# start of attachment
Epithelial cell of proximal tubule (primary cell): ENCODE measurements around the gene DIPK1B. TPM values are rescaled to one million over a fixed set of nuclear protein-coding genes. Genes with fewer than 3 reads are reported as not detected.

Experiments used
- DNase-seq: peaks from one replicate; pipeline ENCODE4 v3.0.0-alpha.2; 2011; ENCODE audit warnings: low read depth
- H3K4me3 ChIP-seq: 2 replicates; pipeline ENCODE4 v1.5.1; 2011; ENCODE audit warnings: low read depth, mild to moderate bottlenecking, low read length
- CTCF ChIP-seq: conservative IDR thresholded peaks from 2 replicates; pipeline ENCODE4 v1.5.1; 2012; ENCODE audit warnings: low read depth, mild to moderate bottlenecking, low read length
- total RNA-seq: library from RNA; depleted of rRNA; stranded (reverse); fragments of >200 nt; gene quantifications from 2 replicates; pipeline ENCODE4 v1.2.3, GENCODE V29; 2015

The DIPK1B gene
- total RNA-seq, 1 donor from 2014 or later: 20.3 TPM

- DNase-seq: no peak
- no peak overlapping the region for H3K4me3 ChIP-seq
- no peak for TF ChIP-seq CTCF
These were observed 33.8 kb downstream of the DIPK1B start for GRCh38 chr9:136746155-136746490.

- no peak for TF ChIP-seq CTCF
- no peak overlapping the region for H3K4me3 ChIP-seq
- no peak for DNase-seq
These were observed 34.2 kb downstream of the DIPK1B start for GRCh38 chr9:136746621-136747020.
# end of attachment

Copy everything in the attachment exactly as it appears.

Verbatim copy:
Epithelial cell of proximal tubule (primary cell): ENCODE measurements around the gene DIPK1B. TPM values are rescaled to one million over a fixed set of nuclear protein-coding genes. Genes with fewer than 3 reads are reported as not detected.

Experiments used
- DNase-seq: peaks from one replicate; pipeline ENCODE4 v3.0.0-alpha.2; 2011; ENCODE audit warnings: low read depth
- H3K4me3 ChIP-seq: 2 replicates; pipeline ENCODE4 v1.5.1; 2011; ENCODE audit warnings: low read depth, mild to moderate bottlenecking, low read length
- CTCF ChIP-seq: conservative IDR thresholded peaks from 2 replicates; pipeline ENCODE4 v1.5.1; 2012; ENCODE audit warnings: low read depth, mild to moderate bottlenecking, low read length
- total RNA-seq: library from RNA; depleted of rRNA; stranded (reverse); fragments of >200 nt; gene quantifications from 2 replicates; pipeline ENCODE4 v1.2.3, GENCODE V29; 2015

The DIPK1B gene
- total RNA-seq, 1 donor from 2014 or later: 20.3 TPM

- DNase-seq: no peak
- no peak overlapping the region for H3K4me3 ChIP-seq
- no peak for TF ChIP-seq CTCF
These were observed 33.8 kb downstream of the DIPK1B start for GRCh38 chr9:136746155-136746490.

- no peak for TF ChIP-seq CTCF
- no peak overlapping the region for H3K4me3 ChIP-seq
- no peak for DNase-seq
These were observed 34.2 kb downstream of the DIPK1B start for GRCh38 chr9:136746621-136747020.